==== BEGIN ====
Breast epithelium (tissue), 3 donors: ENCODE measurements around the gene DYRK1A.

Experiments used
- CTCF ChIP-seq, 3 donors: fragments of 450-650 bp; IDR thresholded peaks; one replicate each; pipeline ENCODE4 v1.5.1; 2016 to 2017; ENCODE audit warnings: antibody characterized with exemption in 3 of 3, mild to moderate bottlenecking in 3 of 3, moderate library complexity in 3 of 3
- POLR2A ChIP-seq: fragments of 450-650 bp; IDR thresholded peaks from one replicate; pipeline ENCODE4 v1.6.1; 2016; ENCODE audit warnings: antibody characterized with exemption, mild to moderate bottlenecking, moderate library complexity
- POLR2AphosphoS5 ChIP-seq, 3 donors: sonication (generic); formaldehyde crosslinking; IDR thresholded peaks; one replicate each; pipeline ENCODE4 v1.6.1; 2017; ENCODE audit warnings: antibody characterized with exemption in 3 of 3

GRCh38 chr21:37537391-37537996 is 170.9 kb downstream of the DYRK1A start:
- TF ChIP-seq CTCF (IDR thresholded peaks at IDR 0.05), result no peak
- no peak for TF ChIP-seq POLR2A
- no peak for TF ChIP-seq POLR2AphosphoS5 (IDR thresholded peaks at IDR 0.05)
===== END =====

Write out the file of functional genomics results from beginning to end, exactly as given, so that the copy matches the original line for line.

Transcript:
Breast epithelium (tissue), 3 donors: ENCODE measurements around the gene DYRK1A.

Experiments used
- CTCF ChIP-seq, 3 donors: fragments of 450-650 bp; IDR thresholded peaks; one replicate each; pipeline ENCODE4 v1.5.1; 2016 to 2017; ENCODE audit warnings: antibody characterized with exemption in 3 of 3, mild to moderate bottlenecking in 3 of 3, moderate library complexity in 3 of 3
- POLR2A ChIP-seq: fragments of 450-650 bp; IDR thresholded peaks from one replicate; pipeline ENCODE4 v1.6.1; 2016; ENCODE audit warnings: antibody characterized with exemption, mild to moderate bottlenecking, moderate library complexity
- POLR2AphosphoS5 ChIP-seq, 3 donors: sonication (generic); formaldehyde crosslinking; IDR thresholded peaks; one replicate each; pipeline ENCODE4 v1.6.1; 2017; ENCODE audit warnings: antibody characterized with exemption in 3 of 3

GRCh38 chr21:37537391-37537996 is 170.9 kb downstream of the DYRK1A start:
- TF ChIP-seq CTCF (IDR thresholded peaks at IDR 0.05), result no peak
- no peak for TF ChIP-seq POLR2A
- no peak for TF ChIP-seq POLR2AphosphoS5 (IDR thresholded peaks at IDR 0.05)